Appeal from a judgment of the Oswego County Court (Walter W. Hafner, Jr., J.), rendered February 2, 2009. The judgment convicted defendant, upon a jury verdict, of criminal possession of a controlled substance in the seventh degree, obstructing governmental administration in the second degree, and resisting arrest.
Published by New York State Law Reporting Bureau pursuant to Judiciary Law § 431.
As corrected through Wednesday, April 28, 2010
It is hereby ordered that the judgment so appealed from is unanimously reversed on the law, those parts of the motion seeking to suppress tangible property and statements are granted, the indictment is dismissed, and the matter is remitted to Oswego County Court for proceedings pursuant to CPL 470.45.
Defendant appeals from a judgment convicting him, upon a jury verdict, of criminal possession of a controlled substance in the seventh degree (Penal Law § 220.03), obstructing governmental administration in the second degree (§ 195.05), and resisting arrest (§ 205.30). We agree with the contention of defendant in his main brief that County Court erred in admitting in evidence the cocaine found on defendant's person and at the scene based on deficiencies in the chain of custody. Although "[g]aps in the chain of custody may be excused when circumstances provide reasonable assurances of the identity and unchanged condition of the evidence" (People v Hawkins, 11 NY3d 484, 494 ), here the People failed to establish either a complete chain of custody or circumstances providing the requisite reasonable assurances of the identity and unchanged condition of the evidence in question (see People v Childs, 29 AD3d 709, 710 , lv denied 7 NY3d 787 ; People v Steiner, 148 AD2d 980, 981 ). The arresting officer testified at trial that he transported the drugs from the scene of defendant's arrest to the police station, where he placed the cocaine on a table in a room and left it there. He further testified that, almost a month later, he transported the drugs from the station to the crime laboratory for analysis. The arresting officer had no personal knowledge of the location of the drugs during the intervening time period, although he believed that they had been secured in the evidence room by another officer. That other officer did not testify at trial, however, and no other witness testified that he or she had secured the drugs in the evidence room after defendant's arrest or retrieved the drugs from the evidence room before they were taken by the arresting officer to the crime laboratory for testing approximately one month later. Thus, the trial testimony provides no assurances that the drugs seized from defendant were those analyzed at the crime laboratory (see People v Gamble, 94 AD2d 960 , lv denied 60 NY2d 590 ; cf. People v Caldwell, 221 AD2d 972 , lv denied 87 NY2d 920 ). We further note that there were significant weight discrepancies between the drugs seized from defendant and the drugs analyzed at the crime laboratory, and the People's witnesses failed to offer any reasonable explanation for the discrepancies.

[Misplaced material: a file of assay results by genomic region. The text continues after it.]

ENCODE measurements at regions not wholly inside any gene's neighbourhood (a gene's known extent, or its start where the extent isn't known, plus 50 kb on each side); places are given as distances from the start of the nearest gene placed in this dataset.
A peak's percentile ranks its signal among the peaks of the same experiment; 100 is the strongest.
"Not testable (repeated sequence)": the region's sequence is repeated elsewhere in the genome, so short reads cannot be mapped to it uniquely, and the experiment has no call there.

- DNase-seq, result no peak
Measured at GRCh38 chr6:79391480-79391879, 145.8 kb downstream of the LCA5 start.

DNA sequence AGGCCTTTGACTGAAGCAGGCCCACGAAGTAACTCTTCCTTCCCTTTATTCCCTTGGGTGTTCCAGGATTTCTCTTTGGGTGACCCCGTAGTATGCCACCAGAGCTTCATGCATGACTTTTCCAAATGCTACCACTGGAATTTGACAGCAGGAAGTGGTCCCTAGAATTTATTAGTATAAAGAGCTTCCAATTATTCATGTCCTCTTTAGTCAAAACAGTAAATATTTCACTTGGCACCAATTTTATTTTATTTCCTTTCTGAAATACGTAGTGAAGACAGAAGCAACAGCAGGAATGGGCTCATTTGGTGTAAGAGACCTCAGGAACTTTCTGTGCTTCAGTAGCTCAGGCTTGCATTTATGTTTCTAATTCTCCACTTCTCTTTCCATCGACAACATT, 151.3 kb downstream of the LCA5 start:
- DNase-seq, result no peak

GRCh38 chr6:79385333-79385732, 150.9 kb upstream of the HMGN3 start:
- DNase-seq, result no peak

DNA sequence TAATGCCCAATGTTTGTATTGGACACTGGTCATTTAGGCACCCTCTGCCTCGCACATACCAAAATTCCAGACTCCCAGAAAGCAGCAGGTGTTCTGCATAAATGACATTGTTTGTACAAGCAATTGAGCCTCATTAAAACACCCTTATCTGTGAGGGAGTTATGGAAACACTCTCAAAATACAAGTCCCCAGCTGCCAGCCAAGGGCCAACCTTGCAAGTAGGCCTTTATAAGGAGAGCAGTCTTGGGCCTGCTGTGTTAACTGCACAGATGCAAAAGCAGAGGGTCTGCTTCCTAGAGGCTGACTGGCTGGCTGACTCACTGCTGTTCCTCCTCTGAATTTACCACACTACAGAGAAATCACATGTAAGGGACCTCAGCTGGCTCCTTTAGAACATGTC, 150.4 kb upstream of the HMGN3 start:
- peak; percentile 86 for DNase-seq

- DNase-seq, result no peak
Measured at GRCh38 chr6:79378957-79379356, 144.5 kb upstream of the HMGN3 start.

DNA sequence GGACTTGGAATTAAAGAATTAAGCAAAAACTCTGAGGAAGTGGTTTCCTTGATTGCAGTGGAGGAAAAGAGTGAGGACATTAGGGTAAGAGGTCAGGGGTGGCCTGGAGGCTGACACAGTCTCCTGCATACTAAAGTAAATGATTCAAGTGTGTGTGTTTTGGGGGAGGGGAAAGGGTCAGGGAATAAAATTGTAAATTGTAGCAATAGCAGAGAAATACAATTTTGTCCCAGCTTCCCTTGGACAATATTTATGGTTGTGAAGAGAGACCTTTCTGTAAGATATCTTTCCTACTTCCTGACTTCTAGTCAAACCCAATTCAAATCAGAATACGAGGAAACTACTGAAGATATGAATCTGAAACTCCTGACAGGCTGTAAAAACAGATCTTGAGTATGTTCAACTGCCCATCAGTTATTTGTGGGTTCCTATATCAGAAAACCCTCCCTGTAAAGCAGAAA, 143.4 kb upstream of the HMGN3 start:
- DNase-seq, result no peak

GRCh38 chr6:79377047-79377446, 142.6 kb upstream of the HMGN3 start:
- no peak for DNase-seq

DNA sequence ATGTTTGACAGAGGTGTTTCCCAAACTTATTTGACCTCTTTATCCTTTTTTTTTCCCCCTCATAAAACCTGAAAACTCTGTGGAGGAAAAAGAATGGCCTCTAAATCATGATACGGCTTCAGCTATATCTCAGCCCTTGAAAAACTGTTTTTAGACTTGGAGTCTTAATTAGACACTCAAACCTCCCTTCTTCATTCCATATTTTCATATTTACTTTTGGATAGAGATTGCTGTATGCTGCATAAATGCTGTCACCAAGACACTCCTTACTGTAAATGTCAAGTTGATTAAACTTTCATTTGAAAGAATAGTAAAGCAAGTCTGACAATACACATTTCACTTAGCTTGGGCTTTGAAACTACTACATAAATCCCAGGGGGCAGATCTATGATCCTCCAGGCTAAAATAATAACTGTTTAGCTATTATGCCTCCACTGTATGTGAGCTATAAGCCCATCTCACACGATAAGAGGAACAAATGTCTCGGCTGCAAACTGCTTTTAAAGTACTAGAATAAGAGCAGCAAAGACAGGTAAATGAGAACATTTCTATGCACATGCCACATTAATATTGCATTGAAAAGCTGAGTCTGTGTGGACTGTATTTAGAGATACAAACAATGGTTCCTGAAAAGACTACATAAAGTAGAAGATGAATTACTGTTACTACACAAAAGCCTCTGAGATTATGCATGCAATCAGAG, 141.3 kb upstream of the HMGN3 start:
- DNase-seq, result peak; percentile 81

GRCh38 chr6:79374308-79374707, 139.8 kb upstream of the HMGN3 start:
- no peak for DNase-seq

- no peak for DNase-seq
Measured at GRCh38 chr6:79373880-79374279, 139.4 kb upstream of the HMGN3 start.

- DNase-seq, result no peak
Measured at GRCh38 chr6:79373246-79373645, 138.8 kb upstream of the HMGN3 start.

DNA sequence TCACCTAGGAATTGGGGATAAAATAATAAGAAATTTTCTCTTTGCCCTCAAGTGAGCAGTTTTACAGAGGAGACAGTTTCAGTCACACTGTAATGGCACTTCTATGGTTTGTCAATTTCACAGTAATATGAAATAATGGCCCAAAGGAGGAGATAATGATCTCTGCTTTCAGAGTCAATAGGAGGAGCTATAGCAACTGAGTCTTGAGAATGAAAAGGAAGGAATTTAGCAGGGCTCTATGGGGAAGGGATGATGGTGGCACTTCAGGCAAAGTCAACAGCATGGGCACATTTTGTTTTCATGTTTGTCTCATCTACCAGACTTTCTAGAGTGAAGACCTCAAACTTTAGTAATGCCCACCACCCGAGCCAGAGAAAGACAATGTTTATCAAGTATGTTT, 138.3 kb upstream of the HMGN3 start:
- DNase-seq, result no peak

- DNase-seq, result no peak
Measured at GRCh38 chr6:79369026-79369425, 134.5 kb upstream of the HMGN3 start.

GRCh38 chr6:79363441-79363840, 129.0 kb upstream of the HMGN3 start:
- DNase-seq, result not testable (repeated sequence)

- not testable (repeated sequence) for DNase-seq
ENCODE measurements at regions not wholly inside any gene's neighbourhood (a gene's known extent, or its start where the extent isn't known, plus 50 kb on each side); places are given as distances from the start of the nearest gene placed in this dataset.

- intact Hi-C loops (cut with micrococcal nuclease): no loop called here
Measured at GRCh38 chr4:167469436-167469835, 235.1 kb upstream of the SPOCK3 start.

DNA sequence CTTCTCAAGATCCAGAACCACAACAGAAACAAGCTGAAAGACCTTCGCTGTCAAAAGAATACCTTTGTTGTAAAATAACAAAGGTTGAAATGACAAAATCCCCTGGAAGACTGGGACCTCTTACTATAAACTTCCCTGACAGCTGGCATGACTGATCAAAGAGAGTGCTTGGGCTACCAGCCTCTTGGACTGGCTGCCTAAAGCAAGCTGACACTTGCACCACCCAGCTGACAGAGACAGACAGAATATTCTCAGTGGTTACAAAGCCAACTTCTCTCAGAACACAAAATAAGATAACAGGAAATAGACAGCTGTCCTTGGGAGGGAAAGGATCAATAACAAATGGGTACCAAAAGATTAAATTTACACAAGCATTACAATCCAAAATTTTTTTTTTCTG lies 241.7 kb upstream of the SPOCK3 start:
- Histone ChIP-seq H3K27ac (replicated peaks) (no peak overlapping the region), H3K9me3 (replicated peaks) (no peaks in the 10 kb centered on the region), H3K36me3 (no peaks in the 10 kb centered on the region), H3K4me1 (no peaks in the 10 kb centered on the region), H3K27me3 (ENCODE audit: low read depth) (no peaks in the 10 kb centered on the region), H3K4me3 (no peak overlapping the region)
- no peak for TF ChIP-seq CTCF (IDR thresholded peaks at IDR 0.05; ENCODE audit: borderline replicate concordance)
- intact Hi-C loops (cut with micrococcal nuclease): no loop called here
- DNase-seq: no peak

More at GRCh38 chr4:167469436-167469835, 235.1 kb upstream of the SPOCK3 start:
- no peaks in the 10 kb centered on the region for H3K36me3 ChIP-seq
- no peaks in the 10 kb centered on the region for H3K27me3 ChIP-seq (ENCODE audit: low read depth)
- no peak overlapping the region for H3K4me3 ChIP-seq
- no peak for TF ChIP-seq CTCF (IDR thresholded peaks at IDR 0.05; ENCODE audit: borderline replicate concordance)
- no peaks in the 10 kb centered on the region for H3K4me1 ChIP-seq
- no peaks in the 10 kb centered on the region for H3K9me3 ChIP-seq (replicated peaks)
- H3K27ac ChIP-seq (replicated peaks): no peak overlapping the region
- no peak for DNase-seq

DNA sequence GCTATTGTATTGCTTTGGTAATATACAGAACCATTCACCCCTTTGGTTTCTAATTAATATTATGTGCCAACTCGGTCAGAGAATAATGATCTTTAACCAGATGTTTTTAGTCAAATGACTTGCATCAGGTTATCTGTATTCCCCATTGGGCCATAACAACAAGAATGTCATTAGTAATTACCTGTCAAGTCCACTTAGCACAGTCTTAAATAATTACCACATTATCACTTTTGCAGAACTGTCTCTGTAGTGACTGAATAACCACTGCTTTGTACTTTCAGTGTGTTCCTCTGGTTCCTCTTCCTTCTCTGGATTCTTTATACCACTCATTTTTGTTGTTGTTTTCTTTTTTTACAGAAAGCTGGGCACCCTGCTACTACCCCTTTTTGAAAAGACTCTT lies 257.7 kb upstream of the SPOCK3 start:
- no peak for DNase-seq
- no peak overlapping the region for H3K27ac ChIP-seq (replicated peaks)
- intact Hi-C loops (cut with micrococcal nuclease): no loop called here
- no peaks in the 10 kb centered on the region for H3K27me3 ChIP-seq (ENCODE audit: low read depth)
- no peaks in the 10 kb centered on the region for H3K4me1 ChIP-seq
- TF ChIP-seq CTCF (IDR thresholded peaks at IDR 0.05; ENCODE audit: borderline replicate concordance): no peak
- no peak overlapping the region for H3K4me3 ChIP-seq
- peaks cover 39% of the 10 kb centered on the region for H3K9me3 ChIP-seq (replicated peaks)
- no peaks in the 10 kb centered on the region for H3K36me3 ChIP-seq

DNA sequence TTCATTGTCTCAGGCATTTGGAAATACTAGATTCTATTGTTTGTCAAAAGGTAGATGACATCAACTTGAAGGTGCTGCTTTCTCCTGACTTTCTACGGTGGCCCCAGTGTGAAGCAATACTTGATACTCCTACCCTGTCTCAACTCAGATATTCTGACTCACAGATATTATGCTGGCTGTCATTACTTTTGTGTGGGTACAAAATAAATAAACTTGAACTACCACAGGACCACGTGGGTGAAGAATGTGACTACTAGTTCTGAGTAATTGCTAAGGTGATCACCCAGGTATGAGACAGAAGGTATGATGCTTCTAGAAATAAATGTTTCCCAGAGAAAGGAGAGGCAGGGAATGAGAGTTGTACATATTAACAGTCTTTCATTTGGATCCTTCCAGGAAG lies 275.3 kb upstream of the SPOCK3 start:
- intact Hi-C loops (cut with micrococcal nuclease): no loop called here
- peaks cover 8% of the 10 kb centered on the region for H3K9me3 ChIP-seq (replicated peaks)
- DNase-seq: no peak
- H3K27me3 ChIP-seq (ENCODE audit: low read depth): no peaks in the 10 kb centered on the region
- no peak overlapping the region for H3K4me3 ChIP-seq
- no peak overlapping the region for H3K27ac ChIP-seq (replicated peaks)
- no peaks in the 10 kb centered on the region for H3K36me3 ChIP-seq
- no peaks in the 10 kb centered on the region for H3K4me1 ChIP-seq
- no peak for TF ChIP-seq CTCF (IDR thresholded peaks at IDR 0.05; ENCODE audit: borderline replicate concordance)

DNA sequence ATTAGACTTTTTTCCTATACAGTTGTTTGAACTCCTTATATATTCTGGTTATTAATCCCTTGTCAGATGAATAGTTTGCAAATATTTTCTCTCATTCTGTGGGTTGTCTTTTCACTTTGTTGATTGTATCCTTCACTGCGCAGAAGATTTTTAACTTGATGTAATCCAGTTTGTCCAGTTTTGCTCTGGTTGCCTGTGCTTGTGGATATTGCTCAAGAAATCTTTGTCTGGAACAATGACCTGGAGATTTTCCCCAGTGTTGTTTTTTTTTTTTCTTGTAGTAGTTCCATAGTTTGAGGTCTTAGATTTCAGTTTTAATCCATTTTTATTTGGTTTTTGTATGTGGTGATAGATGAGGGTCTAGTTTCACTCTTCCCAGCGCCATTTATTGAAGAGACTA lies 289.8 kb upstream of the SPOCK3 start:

In any event, we further conclude that the court erred in refusing to suppress the tangible property seized, i.e., the cocaine, and defendant's statements to the police. As defendant contends in his pro se supplemental brief, suppression was warranted because the police lacked reasonable suspicion to justify the initial seizure of his vehicle. Here, a police officer effectively seized defendant's vehicle when he pulled into the parking lot behind defendant's vehicle in such a manner as to prevent defendant from driving away (see People v Solano, 46 AD3d 1223, 1225 , lv denied 10 NY3d 817 ; People v Nicodemus, 247 AD2d 833, 835 , lv denied 92 NY2d 858 ; cf. People v Ocasio, 85 NY2d 982, 984-985 ; People v Black, 59 AD3d 1050, 1051 , lv denied 12 NY3d 851 ). Defendant's presence in a vehicle at 3:40 a.m. in a parking lot located in the general vicinity of a burglary that the police were investigating did not provide the police with reasonable suspicion that defendant had committed, was committing, or was about to commit a crime (see People v May, 81 NY2d 725, 727-728 ). It is well settled that "innocuous behavior alone will not generate a founded or reasonable suspicion that a crime is at hand" (People v De Bour, 40 NY2d 210, 216 ). In this case, the arresting officer did not observe any conduct indicative of criminal activity at the time he seized the vehicle, the complainant who had reported the burglary did not mention that the burglars fled in a vehicle, and the officer had no other information tending to connect defendant or the occupant of his vehicle with the reported burglary (see Nicodemus, 247 AD2d at 835; see generally People v Taylor, 31 AD3d 1141, 1142 ). Thus, even if there had been a sufficient chain of custody, we nevertheless conclude that the judgment must be reversed in its entirety, including those parts convicting defendant of resisting arrest and obstructing governmental administration (see Matter of Marlon H., 54 AD3d 341 ; People v Lupinacci, 191 AD2d 589 ), inasmuch as the police acted without the requisite reasonable suspicion to justify the initial seizure of defendant's vehicle.
Present---Smith, J.P., Peradotto, Carni, Pine and Gorski, JJ.
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